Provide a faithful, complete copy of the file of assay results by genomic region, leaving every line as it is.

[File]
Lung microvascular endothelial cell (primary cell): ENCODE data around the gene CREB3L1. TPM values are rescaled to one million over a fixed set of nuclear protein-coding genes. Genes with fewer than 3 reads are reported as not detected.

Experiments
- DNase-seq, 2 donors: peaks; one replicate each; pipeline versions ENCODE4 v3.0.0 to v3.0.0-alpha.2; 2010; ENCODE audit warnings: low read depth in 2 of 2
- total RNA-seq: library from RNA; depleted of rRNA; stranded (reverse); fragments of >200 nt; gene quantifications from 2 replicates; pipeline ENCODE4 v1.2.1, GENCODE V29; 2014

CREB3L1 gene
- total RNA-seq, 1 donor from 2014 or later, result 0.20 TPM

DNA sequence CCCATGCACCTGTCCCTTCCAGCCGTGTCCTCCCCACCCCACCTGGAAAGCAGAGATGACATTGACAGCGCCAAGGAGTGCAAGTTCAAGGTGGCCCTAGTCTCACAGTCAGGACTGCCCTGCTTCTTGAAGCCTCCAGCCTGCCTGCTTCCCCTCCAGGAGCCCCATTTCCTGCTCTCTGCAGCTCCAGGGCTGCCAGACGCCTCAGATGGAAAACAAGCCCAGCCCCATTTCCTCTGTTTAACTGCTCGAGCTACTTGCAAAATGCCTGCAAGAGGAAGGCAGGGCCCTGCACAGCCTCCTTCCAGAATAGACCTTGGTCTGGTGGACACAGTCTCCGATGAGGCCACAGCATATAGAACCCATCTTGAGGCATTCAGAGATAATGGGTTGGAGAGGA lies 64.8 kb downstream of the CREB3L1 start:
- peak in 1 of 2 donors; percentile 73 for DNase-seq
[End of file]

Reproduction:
Lung microvascular endothelial cell (primary cell): ENCODE data around the gene CREB3L1. TPM values are rescaled to one million over a fixed set of nuclear protein-coding genes. Genes with fewer than 3 reads are reported as not detected.

Experiments
- DNase-seq, 2 donors: peaks; one replicate each; pipeline versions ENCODE4 v3.0.0 to v3.0.0-alpha.2; 2010; ENCODE audit warnings: low read depth in 2 of 2
- total RNA-seq: library from RNA; depleted of rRNA; stranded (reverse); fragments of >200 nt; gene quantifications from 2 replicates; pipeline ENCODE4 v1.2.1, GENCODE V29; 2014

CREB3L1 gene
- total RNA-seq, 1 donor from 2014 or later, result 0.20 TPM

DNA sequence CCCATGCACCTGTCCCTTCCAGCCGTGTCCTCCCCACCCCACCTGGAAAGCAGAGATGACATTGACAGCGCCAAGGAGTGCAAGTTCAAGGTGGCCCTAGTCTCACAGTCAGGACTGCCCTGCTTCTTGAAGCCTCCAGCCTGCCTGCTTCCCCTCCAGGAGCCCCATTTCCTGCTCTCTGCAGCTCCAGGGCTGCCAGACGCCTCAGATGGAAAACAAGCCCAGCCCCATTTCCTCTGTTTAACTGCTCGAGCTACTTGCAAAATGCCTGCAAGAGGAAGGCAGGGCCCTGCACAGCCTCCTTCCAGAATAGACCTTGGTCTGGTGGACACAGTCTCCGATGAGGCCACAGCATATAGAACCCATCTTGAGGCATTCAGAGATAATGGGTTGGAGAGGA lies 64.8 kb downstream of the CREB3L1 start:
- peak in 1 of 2 donors; percentile 73 for DNase-seq